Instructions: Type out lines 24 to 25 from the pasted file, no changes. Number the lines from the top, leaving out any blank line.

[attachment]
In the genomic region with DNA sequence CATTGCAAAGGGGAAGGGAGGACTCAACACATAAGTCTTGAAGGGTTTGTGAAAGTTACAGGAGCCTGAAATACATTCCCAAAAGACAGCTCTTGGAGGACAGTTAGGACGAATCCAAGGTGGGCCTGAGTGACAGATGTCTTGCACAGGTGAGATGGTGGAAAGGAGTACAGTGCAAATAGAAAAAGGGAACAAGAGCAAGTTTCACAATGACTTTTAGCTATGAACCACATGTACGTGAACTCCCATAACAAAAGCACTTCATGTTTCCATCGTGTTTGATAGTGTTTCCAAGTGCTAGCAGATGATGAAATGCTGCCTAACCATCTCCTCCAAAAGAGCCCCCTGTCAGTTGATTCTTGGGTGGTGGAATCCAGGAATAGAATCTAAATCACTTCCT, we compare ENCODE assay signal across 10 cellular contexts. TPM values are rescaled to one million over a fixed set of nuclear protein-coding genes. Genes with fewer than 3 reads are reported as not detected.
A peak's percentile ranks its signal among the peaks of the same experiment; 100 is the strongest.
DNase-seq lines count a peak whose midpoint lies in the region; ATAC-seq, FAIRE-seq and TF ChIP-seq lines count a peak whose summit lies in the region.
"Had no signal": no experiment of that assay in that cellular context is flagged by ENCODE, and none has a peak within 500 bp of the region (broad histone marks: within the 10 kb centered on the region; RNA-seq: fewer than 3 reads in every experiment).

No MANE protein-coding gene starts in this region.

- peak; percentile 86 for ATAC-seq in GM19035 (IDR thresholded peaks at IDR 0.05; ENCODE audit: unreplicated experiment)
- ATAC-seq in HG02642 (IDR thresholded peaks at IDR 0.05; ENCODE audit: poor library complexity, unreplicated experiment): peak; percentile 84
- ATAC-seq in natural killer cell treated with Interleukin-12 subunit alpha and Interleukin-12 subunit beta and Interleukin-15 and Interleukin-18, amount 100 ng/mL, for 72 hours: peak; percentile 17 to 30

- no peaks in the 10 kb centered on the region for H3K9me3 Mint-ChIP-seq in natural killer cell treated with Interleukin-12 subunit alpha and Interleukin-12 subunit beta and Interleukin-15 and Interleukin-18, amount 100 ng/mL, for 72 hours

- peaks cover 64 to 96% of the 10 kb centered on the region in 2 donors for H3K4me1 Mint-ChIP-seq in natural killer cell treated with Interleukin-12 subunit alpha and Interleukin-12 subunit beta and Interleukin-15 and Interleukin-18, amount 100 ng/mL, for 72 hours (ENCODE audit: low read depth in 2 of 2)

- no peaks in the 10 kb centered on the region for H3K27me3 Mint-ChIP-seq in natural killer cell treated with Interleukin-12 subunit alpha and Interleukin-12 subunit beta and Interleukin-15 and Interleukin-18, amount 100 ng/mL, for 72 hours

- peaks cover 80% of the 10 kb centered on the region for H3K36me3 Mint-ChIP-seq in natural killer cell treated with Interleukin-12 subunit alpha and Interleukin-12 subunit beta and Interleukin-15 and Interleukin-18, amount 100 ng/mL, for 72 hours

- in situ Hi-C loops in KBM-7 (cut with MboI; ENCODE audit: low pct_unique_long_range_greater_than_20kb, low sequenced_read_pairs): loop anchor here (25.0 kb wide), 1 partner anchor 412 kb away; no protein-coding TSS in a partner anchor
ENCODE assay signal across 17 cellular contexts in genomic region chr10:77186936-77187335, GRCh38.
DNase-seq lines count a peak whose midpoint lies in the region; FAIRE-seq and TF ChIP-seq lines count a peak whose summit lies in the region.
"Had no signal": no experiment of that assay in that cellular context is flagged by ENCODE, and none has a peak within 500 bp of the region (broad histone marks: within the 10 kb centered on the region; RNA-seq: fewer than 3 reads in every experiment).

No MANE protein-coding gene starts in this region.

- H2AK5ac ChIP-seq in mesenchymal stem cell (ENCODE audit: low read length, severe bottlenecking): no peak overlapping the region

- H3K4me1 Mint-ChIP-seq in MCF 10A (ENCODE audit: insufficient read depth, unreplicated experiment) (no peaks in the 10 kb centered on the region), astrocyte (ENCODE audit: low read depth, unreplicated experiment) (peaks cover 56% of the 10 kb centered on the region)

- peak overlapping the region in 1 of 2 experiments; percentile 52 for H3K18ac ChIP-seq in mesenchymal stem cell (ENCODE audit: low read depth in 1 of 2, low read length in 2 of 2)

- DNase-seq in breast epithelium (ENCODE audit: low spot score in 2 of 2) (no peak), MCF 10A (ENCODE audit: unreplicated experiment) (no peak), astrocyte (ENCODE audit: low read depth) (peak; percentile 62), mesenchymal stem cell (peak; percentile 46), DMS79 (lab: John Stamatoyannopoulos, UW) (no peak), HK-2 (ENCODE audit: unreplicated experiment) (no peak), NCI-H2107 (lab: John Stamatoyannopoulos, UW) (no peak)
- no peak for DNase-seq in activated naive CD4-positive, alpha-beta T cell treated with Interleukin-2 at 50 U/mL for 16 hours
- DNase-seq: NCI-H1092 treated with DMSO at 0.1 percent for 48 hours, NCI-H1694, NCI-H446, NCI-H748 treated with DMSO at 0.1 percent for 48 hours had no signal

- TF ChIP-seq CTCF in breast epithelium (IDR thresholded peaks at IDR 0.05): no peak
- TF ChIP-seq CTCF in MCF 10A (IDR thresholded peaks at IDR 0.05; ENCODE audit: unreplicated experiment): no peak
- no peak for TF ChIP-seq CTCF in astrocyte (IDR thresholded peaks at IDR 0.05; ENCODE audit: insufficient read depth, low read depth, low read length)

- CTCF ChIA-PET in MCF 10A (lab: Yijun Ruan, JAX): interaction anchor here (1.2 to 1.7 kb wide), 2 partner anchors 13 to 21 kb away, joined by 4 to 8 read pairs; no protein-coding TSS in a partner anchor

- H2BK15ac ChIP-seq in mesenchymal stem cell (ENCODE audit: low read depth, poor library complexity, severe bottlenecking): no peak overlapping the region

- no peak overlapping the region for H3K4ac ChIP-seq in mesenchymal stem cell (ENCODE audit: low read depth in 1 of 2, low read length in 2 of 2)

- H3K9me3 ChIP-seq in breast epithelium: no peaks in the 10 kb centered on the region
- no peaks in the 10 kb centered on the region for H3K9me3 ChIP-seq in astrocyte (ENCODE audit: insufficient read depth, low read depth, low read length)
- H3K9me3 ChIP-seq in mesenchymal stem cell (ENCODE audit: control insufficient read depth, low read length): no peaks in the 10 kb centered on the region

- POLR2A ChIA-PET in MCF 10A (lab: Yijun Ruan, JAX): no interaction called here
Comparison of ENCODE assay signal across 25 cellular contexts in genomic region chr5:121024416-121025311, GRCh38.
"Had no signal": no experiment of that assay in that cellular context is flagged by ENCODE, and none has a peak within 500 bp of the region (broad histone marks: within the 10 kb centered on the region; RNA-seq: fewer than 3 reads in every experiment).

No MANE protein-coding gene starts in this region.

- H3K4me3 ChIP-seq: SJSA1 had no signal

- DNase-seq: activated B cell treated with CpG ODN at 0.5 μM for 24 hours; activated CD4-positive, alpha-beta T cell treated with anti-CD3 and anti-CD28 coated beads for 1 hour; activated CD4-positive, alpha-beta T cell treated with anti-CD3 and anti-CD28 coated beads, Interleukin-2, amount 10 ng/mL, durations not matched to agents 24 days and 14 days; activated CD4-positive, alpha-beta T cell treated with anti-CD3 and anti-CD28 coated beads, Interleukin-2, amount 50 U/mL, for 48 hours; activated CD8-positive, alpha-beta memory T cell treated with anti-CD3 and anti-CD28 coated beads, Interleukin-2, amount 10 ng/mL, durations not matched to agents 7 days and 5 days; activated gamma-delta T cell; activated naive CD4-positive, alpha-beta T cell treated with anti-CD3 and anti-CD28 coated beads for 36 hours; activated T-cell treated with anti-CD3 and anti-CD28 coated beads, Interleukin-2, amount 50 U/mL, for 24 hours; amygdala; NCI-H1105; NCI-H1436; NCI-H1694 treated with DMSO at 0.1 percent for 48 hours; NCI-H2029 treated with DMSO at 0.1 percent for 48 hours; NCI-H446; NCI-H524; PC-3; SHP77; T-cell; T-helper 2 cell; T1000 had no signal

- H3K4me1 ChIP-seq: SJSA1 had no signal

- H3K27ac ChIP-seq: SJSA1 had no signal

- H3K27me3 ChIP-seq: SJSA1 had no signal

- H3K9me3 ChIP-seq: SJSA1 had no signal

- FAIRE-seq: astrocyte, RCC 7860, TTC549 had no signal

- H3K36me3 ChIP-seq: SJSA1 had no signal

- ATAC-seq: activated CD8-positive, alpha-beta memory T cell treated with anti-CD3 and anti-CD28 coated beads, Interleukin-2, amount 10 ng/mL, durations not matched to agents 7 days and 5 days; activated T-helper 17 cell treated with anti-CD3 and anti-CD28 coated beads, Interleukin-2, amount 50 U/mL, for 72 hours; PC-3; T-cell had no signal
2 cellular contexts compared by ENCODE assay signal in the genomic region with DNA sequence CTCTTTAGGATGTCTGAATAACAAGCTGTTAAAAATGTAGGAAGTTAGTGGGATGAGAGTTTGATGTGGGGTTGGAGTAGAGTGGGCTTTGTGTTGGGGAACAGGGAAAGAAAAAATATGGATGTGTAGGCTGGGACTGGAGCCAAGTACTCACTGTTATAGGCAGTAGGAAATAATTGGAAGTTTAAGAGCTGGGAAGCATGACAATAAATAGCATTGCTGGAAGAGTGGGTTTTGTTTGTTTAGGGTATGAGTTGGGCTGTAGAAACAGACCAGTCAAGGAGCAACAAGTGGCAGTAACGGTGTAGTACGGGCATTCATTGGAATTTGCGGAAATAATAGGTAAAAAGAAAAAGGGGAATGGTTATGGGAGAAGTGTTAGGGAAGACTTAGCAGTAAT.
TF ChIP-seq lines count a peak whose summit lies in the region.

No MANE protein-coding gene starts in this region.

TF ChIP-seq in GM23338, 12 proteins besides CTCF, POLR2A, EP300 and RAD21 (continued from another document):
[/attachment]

- TF ChIP-seq CTCF in breast epithelium (IDR thresholded peaks at IDR 0.05): no peak
- TF ChIP-seq CTCF in MCF 10A (IDR thresholded peaks at IDR 0.05; ENCODE audit: unreplicated experiment): no peak